Aevum claims that if such a need arises, it could get a new satellite into low Earth orbit every 180 minutes, and do that 24 hours a day.
Phil Smith, an expert in space technology for Bryce Space and Technology consultants, says they were entering a market that is quite packed. Namely, he claims that more than 100 small launch vehicles are being developed around the world — including other high altitude launches like Virgin Orbit. He added that “there isn’t room for more than perhaps three to five or so.”
Yet, the difference between this one and others is that Aevum is a fully autonomous system, that needs no pilots or expensive launch pads to reach low Earth orbit.
The goal is to possess a fleet of fully autonomous Ravn X vehicles ready to take off immediately after notice. This could be helpful in military operations, search and rescue or even to provide communication satellites for large-scale events.
- The first stage of the launch drone is fully reusable, the second stage takes the payload into space, and the third stage deploys it into a specific pre-selected orbit
- The drone is about 80ft long and can carry satellites weighing up to 500kg fully autonomously
“Ravn X is the only small launch vehicle that has been built from the ground up as reusable — 70 percent reusable out of the gate, it will be up to 95 percent reusable in the near future. After making its delivery to low Earth orbit, the UAS simply returns to Earth, autonomously landing safely on a runway and parking itself in the hangar.”
Making systems more reusable is the best way to lower the cost. As the market is packed, the cheapest and fastest solutions have the highest chances to succeed.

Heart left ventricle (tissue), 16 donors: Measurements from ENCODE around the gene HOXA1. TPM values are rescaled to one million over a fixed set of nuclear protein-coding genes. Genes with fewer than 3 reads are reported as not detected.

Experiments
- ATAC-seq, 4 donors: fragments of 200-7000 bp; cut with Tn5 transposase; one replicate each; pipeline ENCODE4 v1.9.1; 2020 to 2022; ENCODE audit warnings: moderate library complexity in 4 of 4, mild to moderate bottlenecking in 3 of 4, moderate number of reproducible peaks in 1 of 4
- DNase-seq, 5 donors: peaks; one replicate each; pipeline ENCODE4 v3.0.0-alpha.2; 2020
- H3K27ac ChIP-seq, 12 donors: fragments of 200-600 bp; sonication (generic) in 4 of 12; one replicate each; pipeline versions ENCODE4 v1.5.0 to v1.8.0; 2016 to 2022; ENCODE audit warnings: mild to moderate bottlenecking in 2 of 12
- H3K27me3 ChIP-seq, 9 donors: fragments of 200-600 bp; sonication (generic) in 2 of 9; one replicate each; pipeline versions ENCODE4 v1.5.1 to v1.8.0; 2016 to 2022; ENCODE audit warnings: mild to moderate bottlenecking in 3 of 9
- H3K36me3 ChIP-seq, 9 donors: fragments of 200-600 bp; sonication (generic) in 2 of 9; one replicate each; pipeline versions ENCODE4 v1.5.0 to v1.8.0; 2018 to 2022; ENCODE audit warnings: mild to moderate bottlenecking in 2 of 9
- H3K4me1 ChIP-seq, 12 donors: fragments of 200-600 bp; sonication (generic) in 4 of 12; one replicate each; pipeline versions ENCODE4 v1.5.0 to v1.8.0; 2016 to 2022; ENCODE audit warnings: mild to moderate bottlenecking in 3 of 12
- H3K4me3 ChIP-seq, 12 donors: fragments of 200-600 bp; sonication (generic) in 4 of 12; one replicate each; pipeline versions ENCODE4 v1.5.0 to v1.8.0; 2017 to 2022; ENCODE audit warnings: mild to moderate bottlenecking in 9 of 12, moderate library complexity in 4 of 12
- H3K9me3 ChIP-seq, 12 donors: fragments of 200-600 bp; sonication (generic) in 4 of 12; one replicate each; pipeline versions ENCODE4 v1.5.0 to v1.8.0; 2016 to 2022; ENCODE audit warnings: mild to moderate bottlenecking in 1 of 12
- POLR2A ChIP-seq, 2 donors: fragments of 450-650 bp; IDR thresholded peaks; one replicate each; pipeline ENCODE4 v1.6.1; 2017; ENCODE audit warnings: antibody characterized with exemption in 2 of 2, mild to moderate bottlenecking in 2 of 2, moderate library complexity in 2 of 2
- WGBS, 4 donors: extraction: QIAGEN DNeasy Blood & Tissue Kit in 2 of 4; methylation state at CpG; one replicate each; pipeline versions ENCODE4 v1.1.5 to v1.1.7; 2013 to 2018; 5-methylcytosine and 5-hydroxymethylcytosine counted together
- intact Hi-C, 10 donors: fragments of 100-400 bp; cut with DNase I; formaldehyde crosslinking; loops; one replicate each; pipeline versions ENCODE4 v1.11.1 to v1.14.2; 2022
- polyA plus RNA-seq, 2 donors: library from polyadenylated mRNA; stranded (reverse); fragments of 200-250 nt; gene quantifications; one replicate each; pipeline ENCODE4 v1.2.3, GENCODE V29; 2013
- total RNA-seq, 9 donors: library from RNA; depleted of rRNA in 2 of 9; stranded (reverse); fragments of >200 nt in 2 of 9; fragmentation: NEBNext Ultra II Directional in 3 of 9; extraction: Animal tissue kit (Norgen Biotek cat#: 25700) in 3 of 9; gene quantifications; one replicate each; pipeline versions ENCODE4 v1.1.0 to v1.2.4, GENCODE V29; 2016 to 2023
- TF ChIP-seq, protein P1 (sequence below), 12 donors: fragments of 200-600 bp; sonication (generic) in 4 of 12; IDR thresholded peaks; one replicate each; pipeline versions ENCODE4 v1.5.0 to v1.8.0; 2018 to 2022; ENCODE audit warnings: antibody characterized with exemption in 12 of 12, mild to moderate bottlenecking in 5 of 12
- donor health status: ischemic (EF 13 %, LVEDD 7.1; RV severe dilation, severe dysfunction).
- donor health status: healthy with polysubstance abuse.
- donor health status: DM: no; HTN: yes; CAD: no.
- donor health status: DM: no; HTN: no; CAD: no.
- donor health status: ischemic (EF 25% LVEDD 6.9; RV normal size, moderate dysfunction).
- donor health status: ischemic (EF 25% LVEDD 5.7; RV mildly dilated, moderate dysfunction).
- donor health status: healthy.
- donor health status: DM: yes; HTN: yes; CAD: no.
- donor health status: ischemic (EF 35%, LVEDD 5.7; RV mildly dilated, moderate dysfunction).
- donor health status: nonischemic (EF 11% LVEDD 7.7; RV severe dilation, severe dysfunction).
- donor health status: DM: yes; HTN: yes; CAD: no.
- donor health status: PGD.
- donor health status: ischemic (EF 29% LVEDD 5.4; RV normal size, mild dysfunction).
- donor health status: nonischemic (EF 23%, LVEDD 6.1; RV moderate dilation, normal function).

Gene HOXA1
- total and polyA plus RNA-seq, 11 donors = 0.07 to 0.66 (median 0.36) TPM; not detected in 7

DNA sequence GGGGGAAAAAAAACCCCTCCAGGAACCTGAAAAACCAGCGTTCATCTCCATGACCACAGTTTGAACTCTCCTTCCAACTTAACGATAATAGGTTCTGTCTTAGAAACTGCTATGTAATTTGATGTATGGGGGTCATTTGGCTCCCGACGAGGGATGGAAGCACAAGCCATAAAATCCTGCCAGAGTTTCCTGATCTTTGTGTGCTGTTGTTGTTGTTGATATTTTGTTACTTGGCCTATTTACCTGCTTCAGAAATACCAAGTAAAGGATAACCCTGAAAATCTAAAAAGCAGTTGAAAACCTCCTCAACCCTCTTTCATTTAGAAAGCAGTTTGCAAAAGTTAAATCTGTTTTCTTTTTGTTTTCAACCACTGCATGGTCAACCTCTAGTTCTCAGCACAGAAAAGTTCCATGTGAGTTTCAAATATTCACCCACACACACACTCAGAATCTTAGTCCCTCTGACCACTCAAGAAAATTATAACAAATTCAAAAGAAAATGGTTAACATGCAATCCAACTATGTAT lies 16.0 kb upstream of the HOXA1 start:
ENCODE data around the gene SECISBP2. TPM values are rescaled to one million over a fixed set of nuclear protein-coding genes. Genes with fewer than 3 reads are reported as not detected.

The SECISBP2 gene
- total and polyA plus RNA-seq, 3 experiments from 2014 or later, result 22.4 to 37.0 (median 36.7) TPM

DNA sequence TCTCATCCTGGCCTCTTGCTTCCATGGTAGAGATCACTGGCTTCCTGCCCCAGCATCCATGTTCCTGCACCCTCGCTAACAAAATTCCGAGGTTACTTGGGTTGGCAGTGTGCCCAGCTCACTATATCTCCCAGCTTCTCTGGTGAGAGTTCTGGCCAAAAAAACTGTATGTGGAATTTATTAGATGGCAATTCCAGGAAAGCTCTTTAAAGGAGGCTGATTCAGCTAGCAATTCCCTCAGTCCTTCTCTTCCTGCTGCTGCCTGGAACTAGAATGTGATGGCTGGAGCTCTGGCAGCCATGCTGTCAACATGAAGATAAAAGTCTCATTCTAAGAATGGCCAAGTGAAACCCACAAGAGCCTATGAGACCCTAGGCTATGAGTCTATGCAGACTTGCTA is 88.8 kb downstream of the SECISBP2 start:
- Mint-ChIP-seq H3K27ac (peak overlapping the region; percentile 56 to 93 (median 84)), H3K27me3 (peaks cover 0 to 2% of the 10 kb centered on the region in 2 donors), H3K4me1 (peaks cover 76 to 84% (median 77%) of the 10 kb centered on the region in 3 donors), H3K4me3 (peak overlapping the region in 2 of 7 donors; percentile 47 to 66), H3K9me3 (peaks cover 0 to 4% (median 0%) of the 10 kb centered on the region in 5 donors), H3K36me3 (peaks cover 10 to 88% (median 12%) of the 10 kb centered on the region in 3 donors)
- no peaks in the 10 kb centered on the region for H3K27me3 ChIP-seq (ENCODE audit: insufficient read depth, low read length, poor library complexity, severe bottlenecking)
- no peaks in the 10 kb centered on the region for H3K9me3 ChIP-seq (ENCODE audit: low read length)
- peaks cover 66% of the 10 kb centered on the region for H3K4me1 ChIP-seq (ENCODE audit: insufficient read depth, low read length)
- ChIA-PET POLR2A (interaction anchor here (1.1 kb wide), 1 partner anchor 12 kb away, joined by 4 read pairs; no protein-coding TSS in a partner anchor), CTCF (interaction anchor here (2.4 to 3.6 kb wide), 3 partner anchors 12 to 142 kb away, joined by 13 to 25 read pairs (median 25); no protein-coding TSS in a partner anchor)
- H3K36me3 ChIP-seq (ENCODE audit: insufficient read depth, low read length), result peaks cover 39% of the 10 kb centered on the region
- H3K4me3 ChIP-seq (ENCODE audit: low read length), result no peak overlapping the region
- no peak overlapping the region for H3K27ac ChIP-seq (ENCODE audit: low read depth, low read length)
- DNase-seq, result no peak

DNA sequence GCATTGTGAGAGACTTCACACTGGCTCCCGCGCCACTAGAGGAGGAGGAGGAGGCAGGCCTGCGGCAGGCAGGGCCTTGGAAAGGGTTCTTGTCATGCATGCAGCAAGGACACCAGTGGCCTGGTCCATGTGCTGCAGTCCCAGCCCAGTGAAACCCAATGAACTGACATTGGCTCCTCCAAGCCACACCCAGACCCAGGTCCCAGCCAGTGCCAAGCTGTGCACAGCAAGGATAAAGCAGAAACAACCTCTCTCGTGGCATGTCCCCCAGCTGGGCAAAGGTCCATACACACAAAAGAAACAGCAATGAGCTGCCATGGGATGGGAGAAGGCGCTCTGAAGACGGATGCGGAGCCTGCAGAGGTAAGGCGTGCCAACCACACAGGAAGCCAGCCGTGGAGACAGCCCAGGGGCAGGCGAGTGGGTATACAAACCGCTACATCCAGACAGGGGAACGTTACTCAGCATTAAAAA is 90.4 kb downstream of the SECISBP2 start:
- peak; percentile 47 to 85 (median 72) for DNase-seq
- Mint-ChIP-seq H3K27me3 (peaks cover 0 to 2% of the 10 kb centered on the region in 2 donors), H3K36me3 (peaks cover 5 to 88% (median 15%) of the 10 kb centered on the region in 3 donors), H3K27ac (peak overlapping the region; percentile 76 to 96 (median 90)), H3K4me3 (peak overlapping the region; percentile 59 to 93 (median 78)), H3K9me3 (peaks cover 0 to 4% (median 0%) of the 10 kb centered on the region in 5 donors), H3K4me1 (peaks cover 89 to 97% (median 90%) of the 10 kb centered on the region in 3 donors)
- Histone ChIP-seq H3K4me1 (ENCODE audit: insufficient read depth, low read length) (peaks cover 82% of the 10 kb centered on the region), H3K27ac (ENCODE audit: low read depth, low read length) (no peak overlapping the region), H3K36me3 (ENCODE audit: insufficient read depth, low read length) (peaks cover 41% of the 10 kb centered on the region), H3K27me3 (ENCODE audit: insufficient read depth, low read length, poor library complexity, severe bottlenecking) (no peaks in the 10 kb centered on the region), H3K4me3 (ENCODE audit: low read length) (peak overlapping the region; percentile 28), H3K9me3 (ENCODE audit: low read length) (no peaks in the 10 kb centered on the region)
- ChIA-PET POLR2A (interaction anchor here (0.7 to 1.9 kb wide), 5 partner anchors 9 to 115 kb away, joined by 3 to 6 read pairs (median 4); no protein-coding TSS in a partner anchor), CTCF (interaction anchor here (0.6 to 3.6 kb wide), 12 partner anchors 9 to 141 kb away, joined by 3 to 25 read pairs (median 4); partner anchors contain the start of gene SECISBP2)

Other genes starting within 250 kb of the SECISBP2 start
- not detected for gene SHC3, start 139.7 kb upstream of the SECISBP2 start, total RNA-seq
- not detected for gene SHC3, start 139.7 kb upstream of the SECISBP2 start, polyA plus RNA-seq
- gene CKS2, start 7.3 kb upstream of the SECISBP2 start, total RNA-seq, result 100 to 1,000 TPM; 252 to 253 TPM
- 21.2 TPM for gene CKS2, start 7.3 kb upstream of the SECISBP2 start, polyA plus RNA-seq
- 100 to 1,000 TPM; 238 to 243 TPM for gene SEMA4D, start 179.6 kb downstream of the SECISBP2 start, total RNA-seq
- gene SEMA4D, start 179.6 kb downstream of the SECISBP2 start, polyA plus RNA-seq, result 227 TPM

- It is expected that the first launch of a satellite using the Ravn X will be the US Space Force ASLON-45 small satellite launch mission in 2021
It has been reported that sending a payload to orbit with Aevum would be very cheap, a ‘few thousand dollars per kilogram’ — which is an equal price to SpaceX.
Nevertheless, they say that researchers and customers would have more control over the schedule and exactly where in orbit their payload is deployed, in comparison to a big carrier such as SpaceX who fly dozens of satellites in one trip.
Aevum and US Space Force are working as partners, and US Space Force have enlisted themselves as the first customer and will work with the firm to launch satellites soon.
- Jay Skylus, founder and CEO of Aevum (pictured): ‘We are pushing logistics to the next generation with software and automation technologies.’
Lt. Col. Ryan Rose, Chief of the Space and Missile Systems Center’s Small Launch and Targets Division at Kirtland Air Force Base in Albuquerque, New Mexico, stated:
“I’m excited to see the bold innovation and responsiveness in development today by our small launch industry partners to support emerging warfighter needs.
The US Space Force is proactively partnering with industry to support U.S. space superiority objectives. Having a robust U.S. industry providing responsive launch capability is key to ensuring the U.S. Space Force can respond to future threats.”
Mr. Skylus added that their software has automated much of the necessary launch paperwork and the startup only needs 10 percent of the staff normally needed for a rocket launch.